Georoge Lepp seminar on Innovative Techniques for Outdoor Photography

Yesterday, I’ve got a chance to listen to George Lepp speaking at the Linn Area Photography Club meeting. I have known about Gorge Lepp through his column in Outdoor Photographer magazine and appreciated his work, in particular the willingness to share his knowledge and experience. So when I read on Facebook (via Cedar Rapids photography store ProPhoto, I believe) that he is going to be giving seminar in the vicinity, I signed up right away. The event was sponsored by Canon USA’s Explorers of Light Program, so other then few bucks for lunch and 20 miles drive, it was free.

The “Innovative Techniques for Outdoor Photography” is George Lepp’s new program, exploring in depth tools and techniques like GigaPan, time laps or extended focus or HDR and their application to landscape and nature photography. “Wildlife photography: Stories from the fields” book by George and Kathryn Vincent Lepp is a great accompaniment to the seminar, and includes many photographs and stories discussed in the seminar. While not all photographs are presented in the seminar, the book does not have the technique part, so both things go perrfectly hand in hand.

The seminar itself was delivered in almost completely darkened room. There were only dimmed lights to the sides. It would probably be difficult to take notes by hand, luckily I was using an iPad with backlit screen to draft this post. I hope my neighbors didn’t mind. It also deprived us from observing the facial expressions of the speaker, something I, a non-native speaker find especially useful in following the presentation. But it had a bright side to it (pun intended) as it was easier to focus on some really stunning images showing up on screen one after the other. Accompanied by many “ooh” and “aah” from the audience. I especially enjoyed some of the landscape work, including the sunrise panorama of Tetons, followed by a story I found really funny. Another of my favorites in “One day on the Serengeti” with a giraffe and a calf in bright, warm environment (I believe the reproduction in the book has a different color balance, and I do not think it is a fault of my screen!).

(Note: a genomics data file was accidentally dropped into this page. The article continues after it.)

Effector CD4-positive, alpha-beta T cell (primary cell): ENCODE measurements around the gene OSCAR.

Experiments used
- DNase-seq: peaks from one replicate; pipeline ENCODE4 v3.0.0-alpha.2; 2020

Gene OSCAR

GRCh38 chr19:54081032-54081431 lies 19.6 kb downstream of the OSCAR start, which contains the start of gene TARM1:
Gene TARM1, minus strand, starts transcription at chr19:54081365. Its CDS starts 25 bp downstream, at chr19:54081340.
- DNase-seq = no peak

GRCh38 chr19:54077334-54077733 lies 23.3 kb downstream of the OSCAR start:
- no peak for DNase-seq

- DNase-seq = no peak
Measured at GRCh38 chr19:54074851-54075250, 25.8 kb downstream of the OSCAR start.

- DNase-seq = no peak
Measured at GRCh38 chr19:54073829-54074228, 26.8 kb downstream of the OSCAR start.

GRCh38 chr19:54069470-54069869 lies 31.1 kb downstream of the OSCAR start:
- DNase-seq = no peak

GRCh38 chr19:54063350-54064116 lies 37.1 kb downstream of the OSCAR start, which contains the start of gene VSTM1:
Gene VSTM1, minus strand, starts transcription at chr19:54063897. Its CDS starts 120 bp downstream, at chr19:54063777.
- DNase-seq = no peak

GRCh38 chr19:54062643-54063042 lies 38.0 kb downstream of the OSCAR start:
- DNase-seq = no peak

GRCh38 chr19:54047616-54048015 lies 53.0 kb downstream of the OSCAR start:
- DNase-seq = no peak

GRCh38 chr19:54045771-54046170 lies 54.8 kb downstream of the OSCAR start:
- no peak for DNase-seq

The presentation consisted from four parts, with breaks for snacks and questions. There were no interruptions during the speech. Although I can understand the reasoning behind it, as those questions on each and every slide could go for hours, it limited our learning experience to the questions each of us had, and we could not extend our knowledge to the questions posed by others. The solution to that was keeping close to George Lepp during the breaks, and just listen to everybody interacting with him and what they talked about.

I feel I learned a lot during those six hours. I extended my toolbox with at least one technique I have not tried previously- the extended focus of many images put together later in the software like Helicon Focus or even Photoshop CS5 (Layer Blending option). I am sure to be sharing some images utilizing that sometime in the future. At the same time, I was wondering about esthetic need for some many technical tools. And how it all would fit in my shooting style. After all, the GigaPan or extended focus are about incredible detail and sharpness. I tend to rather open my lens wide or even use Lensbaby to achieve just the opposite effect. But many tips George Lepp shared were universal like working the subject, looking the other way then everybody else and try adding lit.

If you want to learn more from George Lepp, check out his monthly column in Outdoor Photographer or web site he is contributing to at

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